An attorney-client privilege protection owner may waive that protection: (1) expressly, by disclosing privileged communications, or (2) impliedly, by relying on the existence of such privileged communications to gain some advantage. In either situation, the owner normally must voluntarily disclose or rely on the privileged communications to trigger a waiver.
In Newmark Group, Inc. v. Avison Young (Canada) Inc., Case No. 2:15-cv-00531-RFB-EJY, 2020 U.S. Dist. LEXIS 167997 (D. Nev. Sept. 14, 2020), Nevada federal court defendants argued that plaintiffs had waived any privilege protection for communications with their law firm Goodwin Procter by producing them in an earlier Illinois state court proceeding. The court bluntly rejected defendants’ argument — noting that the Illinois court had compelled the production: “It is undisputed that the Illinois court entered this order over Plaintiffs’ objection.” Id. at *30. Thus, plaintiffs’ production of the Goodwin Proctor-related privileged communications in the Illinois case “did not waive Plaintiffs’ right to assert the attorney-client privilege over the same documents (or additional/different documents) before this Court.” Id.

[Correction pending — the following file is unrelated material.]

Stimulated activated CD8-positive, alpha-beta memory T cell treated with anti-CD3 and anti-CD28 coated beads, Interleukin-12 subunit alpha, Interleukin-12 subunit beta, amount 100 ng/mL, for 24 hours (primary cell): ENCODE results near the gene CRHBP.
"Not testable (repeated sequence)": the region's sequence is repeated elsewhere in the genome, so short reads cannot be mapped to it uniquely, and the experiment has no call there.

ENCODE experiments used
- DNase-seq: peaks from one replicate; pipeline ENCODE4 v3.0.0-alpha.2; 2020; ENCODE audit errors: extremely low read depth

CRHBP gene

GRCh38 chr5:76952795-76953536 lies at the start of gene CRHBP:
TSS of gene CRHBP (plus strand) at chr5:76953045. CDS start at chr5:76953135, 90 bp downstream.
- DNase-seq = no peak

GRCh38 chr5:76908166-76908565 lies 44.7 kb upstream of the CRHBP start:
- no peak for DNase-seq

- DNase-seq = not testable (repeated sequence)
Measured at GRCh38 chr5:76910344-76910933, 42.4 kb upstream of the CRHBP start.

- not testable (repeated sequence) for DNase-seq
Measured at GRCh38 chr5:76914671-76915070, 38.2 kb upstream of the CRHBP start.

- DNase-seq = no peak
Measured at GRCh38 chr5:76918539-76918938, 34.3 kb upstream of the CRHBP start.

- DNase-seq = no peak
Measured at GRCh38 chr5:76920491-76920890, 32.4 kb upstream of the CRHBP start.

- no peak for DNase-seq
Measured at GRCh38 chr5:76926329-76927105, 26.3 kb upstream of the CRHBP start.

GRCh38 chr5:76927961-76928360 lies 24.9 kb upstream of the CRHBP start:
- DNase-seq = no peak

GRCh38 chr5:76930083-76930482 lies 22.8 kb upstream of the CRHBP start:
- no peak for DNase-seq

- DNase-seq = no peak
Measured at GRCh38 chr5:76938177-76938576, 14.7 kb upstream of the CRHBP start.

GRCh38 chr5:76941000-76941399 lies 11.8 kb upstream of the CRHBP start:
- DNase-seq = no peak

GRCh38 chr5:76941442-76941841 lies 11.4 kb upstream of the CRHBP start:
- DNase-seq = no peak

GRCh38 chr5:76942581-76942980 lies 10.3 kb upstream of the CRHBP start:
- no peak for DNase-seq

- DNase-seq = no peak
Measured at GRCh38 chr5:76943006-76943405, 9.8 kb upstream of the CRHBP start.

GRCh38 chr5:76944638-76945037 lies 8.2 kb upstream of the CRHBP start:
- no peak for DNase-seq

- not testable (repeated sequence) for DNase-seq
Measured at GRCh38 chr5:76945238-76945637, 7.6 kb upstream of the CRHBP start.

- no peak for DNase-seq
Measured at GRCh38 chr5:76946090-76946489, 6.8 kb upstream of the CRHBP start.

One might wonder why a litigant in a situation like this would bother claiming non-waiver — if the documents had already been disclosed. If successful, such a litigant can: (1) possibly assert privilege under another jurisdiction’s more favorable law; (2) avoid a subject matter waiver; and/or (3) block the admission into evidence of the documents that another court had ordered produced.